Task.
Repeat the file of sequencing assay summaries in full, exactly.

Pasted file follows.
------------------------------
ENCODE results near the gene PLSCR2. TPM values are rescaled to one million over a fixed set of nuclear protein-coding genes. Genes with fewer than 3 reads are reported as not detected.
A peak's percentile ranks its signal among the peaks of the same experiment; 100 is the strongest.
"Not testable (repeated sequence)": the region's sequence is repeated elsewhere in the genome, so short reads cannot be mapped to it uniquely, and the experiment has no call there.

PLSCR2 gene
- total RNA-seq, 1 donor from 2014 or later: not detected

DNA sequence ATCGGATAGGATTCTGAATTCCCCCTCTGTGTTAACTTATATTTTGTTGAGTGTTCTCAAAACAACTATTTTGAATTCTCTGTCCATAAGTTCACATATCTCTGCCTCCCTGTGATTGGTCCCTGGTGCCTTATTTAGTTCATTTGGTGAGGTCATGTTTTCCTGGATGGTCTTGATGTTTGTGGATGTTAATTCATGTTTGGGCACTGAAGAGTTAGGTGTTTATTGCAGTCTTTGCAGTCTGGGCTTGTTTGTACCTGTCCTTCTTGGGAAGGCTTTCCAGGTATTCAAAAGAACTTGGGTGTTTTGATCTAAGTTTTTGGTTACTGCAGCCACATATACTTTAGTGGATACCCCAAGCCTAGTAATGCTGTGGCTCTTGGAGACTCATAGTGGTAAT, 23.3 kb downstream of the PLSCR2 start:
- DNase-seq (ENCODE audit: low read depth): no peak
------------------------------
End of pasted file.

ENCODE results near the gene PLSCR2. TPM values are rescaled to one million over a fixed set of nuclear protein-coding genes. Genes with fewer than 3 reads are reported as not detected.
A peak's percentile ranks its signal among the peaks of the same experiment; 100 is the strongest.
"Not testable (repeated sequence)": the region's sequence is repeated elsewhere in the genome, so short reads cannot be mapped to it uniquely, and the experiment has no call there.

PLSCR2 gene
- total RNA-seq, 1 donor from 2014 or later: not detected

DNA sequence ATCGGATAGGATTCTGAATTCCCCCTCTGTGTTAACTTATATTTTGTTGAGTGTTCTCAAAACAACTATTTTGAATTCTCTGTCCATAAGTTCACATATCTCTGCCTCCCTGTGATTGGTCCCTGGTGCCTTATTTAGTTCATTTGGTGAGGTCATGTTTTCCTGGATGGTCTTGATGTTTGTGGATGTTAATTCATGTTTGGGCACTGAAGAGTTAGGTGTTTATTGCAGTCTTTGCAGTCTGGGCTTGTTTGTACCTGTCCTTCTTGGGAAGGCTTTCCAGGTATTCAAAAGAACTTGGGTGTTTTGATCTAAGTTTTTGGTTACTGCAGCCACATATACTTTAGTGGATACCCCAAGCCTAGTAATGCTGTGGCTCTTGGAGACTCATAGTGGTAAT, 23.3 kb downstream of the PLSCR2 start:
- DNase-seq (ENCODE audit: low read depth): no peak